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Wednesday, January 1, 2014

13

Sestina About Hangovers For a 25-Year-Old From a Person Over 40

You told me you had a hangover

But you are really just a youth

You don’t understand failure

You don’t truly understand the demoralization of having been wasted

And waking up to utter misery

Wondering if there’s any point to being alive

 

You are still in a reality where you think water, or bacon, might make you feel alive

Might make your hangover

And your misery

Give way to your resplendent youth

And within minutes of properly hydrating you will cease to be sorry you got wasted

As you bid farewell to failure

 

I am afraid of bowing to failure

As I try to explain to you what it’s like to not want to be alive

Just because you got wasted

And have a hangover

Or perhaps I resent you for your extreme youth

And elementary comprehension of misery 

 

Actually I have no idea what you think of misery

Or failure.

I have no idea what your relationship is to your youth

What’s it’s like you be you, experiencing being alive

With your toy hangover

The result of having gotten wasted

 

With so little understanding perhaps of the horrible reasons we get wasted

Of the true though largely theoretical depths of your misery

Which when you are older are refracted through a hangover

which when large enough creates a sensation that failure

Is endemic not only to you but to all those alive.

But since you are a youth

 

And youth

is wasted

on the barely alive

and their toy misery

that makes sport of failure

as it ducks every hangover

 

In conclusion: just focus on staying alive. Big breakfast your way out of misery.

Ignore me and your youth. Get wasted.

Enjoy for these waning instants the failure of your hangover.

 

Previously: Sestina For an Annoying Publicist

Photo via rogerss1/flickr.

Sarah Miller is the author of Inside the Mind of Gideon Rayburn and The Other Girl. She lives in Nevada City, CA. Follow her on Twitter @sarahlovescali.

13 Comments / Post A Comment

stroopwafel

I wish I could see through the blanket generalizations of 25 year-olds and their "toy misery" to the actual point of this.

Miss Maszkerádi

@stroopwafel Yeah. As a 24 year old I really don't hear often enough that my depression, existential anxiety and crippling loneliness are somehow not real because I'm in my 20s and this is supposed to be the best decade of my life. If this is what I'm going to look back on as "toy misery", then fetch me an asp.

Myrtle

Meh to this. Tone-deaf, rude and high-handed. Everyone knows an over-40 punk that doesn't know anything. Love, Older Than That.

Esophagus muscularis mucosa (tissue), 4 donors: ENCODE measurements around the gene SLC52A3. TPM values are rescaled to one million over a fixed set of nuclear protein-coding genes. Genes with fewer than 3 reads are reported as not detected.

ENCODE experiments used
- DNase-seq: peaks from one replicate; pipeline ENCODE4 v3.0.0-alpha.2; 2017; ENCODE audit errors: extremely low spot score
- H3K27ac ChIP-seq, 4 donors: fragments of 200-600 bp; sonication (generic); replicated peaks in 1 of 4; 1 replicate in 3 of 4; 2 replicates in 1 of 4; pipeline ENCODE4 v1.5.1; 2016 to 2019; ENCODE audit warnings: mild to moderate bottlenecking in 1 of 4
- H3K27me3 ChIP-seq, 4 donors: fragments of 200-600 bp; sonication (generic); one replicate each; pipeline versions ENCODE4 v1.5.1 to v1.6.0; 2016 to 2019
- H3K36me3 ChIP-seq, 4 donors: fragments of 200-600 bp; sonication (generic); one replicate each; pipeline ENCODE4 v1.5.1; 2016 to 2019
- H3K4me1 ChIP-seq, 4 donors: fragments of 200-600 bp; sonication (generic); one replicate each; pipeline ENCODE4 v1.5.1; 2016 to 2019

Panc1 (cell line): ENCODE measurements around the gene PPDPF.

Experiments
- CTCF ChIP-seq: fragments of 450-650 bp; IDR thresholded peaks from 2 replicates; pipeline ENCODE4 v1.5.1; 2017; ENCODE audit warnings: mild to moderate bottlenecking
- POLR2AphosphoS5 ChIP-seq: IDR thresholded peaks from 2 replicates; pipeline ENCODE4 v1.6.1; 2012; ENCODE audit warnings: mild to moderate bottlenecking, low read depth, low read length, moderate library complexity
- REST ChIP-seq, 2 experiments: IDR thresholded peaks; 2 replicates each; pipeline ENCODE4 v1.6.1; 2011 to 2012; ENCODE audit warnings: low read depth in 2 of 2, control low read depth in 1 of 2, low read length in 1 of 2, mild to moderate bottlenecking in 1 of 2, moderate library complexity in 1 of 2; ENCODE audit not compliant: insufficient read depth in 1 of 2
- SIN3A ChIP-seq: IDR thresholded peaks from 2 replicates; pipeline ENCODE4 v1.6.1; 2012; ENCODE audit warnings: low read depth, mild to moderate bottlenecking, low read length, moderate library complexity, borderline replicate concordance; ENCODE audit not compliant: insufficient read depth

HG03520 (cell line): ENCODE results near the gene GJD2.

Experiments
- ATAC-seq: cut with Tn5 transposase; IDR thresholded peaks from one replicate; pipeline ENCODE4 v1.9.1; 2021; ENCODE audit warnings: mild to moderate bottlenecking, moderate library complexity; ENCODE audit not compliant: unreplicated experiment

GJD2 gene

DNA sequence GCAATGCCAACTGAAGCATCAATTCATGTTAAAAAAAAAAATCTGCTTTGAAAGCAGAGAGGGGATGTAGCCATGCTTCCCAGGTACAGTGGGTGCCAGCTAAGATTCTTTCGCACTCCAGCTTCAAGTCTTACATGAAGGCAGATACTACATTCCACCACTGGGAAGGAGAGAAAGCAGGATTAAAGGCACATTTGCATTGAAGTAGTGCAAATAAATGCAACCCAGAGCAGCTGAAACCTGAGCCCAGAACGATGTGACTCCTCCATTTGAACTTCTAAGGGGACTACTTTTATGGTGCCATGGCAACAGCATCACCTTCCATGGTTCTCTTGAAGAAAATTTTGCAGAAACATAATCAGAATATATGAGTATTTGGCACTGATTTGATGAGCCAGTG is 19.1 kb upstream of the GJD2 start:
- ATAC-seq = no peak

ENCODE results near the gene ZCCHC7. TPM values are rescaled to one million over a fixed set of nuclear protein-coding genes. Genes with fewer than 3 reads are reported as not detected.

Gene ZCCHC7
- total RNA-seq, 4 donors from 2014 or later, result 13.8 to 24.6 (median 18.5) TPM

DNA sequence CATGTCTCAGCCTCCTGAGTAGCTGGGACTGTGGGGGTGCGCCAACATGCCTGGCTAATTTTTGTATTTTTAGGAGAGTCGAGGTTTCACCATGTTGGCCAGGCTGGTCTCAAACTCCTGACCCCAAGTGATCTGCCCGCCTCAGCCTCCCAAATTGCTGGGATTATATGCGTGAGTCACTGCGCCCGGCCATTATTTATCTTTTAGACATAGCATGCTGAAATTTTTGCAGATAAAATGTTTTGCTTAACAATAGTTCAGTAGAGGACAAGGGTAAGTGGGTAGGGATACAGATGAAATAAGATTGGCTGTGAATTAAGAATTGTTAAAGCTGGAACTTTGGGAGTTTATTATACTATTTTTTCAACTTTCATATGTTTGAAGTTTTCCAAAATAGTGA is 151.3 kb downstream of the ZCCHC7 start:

lululemming

I feel like if this is a first draft of a better poem. Workshopping this or working it with an editor would help in getting rid of the air of smug condescension that's putting people off.
There's a poetic truth here (that hangovers do indeed suck more as you get older and young people and their resilience are repugnant when you're feeling old and hopeless) but it gets lost because there's more emotional venting and explanatory narrative in the verse than actual poetic expression. I dunno, maybe get rid of the "yous" in the first stanza, and try again.

This is unsolicited feedback, so take it for what it's worth, but also know that it's an attempt to provide constructive criticism rather than just rip this poem to shreds (my first response).

(Sidebar: a friend once told me that nothing made him feel more like a terrible person than being hungover around his children—let's close all the blinds and watch cartoons all day!) That simple admission haunts me to this day.

isabelle bleu

I quite loved this! Maybe it's just my own perspective reading into the poem, but I wondered if the author wasn't offering reprisal to their own past self instead of some Youth having a nice time.

Lady Humungus

Haha! I liked this - I didn't read condescension, I read bitterness from the throes of a current hangover.... I hate the world too, the day after a bender.

bureaucrab

@Lady Humungus Exactly. I'm not even 40, but I remember being 20-something and believing that my lack of hangovers meant either that I was simply a lucky person or that my Italian, German, and Scottish heritages combined to form a Super Drinker. Little did I know I was simply enjoying the spoils of youth, and that in less time than I could imagine, drinking would make me, too, suffer incurably, sometimes for days, and for far lower sins by volume.

"Youth is wasted on the young" isn't an indictment of current young people so much as a lament that, in the speaker's own youth, she didn't know to appreciate all of the fleeting attributes of that stage. This poem only pretends to look outward at the 25YO; it's actually looking inward at the 40-plusser.

Sydney C

Haiku from a 20 something alcholic to a person over 40

I am in AA
I've had three day hangovers
You have no idea

vine fruit

I really like the simultaneous self-condemnation and total lack of sympathy in this, actually. (Not sarcastic, because when I read that sentence now it sounds like it could be.)

stonefruit

Huh, the reactions here are so interesting - I definitely read this as the 40-year-old telling something to her own 20-year-old self. I know that authorial intent is rarely dispositive of much of anything, but I'd be interested in hearing about that.

beatrixkiddo1

My hangovers were SO MUCH WORSE when I was in my teens/20s (as opposed to now, my 30s) because I would drink five times as much, and would drink awful awful things like Zima and Bacardi 151. I don't know anyone my age (who isn't an alcoholic) who should ever be as hungover as a really young person who's an enthusiastic partier/binge drinker.

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